Kansas City Golfers Grab National Headlines

Unless you have been living under a rock, you know that the legendary Tom Watson will captain the U.S. Ryder Cup team in Gleneagles, Scotland next week.  Watson will try to lead the U.S. team to victory on foreign soil for the first time since he last captained the squad in 1993.

What you may not know is that the area’s best players have been dominating the national golf headlines the past several weeks.

The run of great play from area residents began with Robert Streb at the Deutsche Bank Championship in Boston.  The Kansas State alum caused an uproar throughout local clubs when he holed an eagle putt on his final hole of the championship.  The NBC broadcast team promptly declared that the dramatic eagle putt was good enough for Streb to continue on in the FedEx Cup race.  The putt momentarily put him in the top 70, but after some recalculating, Streb would fall just two FedEx Cup points short of continuing.

Even though his 2014 season was cut short, Streb has made quite a splash in his second year on tour amassing 1.3 million dollars and while becoming the 181st ranked player in the world.  Streb also claimed the title of Kansas City’s best player when he took down the metro’s best at Loch Lloyd earlier this year during the Watson Challenge.  His class as a player and person was on display at this year’s Watson Challenge as he and his wife promptly donated the winner’s check of $10,000 to the First Tee of Greater Kansas City.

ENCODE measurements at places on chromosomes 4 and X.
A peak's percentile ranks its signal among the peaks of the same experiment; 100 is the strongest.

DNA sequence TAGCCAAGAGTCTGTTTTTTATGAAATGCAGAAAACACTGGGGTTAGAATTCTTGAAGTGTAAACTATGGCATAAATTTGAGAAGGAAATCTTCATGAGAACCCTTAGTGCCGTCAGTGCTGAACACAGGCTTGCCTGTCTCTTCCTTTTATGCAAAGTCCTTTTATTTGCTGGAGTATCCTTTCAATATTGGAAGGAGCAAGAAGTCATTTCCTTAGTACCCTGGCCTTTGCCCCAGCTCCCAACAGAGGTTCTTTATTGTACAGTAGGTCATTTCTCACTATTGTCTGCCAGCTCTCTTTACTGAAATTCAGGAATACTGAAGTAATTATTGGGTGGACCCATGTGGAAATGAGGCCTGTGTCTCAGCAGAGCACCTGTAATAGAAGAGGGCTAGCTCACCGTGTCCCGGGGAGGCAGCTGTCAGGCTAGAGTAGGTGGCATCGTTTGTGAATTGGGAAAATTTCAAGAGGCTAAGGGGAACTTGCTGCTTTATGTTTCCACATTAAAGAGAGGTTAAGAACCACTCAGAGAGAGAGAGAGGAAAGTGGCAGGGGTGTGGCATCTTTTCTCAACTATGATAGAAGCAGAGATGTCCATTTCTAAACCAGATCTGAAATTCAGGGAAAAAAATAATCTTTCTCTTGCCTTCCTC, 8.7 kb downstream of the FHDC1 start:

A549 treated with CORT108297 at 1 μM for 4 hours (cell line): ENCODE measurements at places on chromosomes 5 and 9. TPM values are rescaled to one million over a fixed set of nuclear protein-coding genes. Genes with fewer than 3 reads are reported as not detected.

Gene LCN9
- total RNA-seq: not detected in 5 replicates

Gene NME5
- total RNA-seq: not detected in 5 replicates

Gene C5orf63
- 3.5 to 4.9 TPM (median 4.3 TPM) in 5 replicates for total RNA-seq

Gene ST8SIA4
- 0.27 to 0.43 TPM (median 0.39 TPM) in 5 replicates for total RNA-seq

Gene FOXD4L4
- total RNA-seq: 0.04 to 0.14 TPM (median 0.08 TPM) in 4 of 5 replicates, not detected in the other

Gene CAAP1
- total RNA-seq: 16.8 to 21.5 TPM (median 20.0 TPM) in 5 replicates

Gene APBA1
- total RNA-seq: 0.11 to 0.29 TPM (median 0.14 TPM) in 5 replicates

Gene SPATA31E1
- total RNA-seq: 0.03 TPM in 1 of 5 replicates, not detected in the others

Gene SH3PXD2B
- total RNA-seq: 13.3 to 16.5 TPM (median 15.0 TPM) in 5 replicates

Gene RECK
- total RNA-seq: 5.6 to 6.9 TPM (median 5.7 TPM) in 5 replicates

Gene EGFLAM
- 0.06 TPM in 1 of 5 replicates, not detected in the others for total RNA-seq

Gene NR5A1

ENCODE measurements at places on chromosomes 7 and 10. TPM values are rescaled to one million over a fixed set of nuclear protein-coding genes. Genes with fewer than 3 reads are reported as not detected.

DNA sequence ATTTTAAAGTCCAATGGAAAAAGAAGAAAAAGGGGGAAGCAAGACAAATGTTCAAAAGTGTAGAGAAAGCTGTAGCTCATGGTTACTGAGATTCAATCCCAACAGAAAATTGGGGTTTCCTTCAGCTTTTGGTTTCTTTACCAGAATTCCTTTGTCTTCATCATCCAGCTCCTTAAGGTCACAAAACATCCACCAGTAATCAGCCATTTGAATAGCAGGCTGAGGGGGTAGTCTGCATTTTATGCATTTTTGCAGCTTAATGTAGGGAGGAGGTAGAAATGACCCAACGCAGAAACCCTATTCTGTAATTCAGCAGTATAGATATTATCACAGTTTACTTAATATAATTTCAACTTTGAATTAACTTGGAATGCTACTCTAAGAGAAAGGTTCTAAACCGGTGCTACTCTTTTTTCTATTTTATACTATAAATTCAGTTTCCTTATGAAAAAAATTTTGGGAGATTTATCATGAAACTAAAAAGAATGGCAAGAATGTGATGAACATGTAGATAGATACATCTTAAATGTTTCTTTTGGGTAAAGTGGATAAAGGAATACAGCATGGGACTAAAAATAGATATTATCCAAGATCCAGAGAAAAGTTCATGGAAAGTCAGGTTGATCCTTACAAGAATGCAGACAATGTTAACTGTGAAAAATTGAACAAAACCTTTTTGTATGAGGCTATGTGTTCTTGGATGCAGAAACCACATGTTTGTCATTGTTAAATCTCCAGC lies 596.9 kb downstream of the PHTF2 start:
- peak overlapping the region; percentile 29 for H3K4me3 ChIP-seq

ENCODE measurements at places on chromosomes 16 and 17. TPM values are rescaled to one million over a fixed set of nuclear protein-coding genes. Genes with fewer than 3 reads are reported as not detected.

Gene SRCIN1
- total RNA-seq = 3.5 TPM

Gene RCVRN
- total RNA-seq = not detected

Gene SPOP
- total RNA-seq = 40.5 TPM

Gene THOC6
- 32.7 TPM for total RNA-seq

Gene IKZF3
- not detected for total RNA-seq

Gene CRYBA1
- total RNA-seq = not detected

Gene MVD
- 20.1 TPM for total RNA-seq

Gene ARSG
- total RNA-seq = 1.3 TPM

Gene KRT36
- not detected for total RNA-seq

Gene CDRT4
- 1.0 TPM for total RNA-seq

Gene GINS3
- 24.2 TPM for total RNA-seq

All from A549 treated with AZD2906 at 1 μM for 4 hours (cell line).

“When Robert said that during the awards ceremony, my mouth just dropped open,” said KCGA Executive Director, Matt Williams.  “I know he is having a great year, but he is only three seasons removed from scrapping it around in the mini-tour world. I mean ten grand is ten grand and it took some real class to step up and have an impact on our community like that.”

With the new PGA Tour schedule, Streb is not likely to stay idle for long.  The official 2015 PGA Tour season kicks off at the Frys.com Open in early October which is an event he had reasonable success at last season.

Shortly after Robert Streb’s eagle putt dropped in Boston, the 2014 U.S Mid-Amateur Championship kicked off at Saucon Valley Country Club in Bethlehem, PA.  The event, which gathers the best amateurs ages 25 and over, boasts one of the greatest first place prizes in all of amateur golf.  The Mid-Amateur champion is traditionally awarded a spot in the Masters each spring.  Needless to say, the competition from the average “working Joes” is fierce.

St. Joseph’s Brad Nurski, is no stranger to big events.  He has been an excellent player on the local and statewide scene, but has never had substantial success on the national level.  After advancing through the Kansas City local qualifier as medalist, Nurski joined 264 other players from across the globe with the hopes of claiming one of amateur golf’s top prizes.

Nurski opened up with two solid rounds of 70 and 71 to finish one under in stroke play qualifying.  The one under total would be good enough to share medalist honors with Scott Harvey of Grensboro, N.C.  The two players received the first and second seeds in the sixty-four player bracket and went about their business.  After five sets of matches, the two co-medalists would end up squaring off in the finals.

When asked if co-medalists have ever played in a USGA final, the USGA’S Mark Passey explained, “I’m sure our historians back at Golf House are scrambling to find out, but I am not sure it has ever happened.  You typically do not see two players sustain such a high level of golf for an entire week.”

Unfortunately for Nurski, his incredible run would end in the finals.  The inevitable question came from the media following the match. “Obviously you are disappointed with the finish, but what do you take away from this experience?”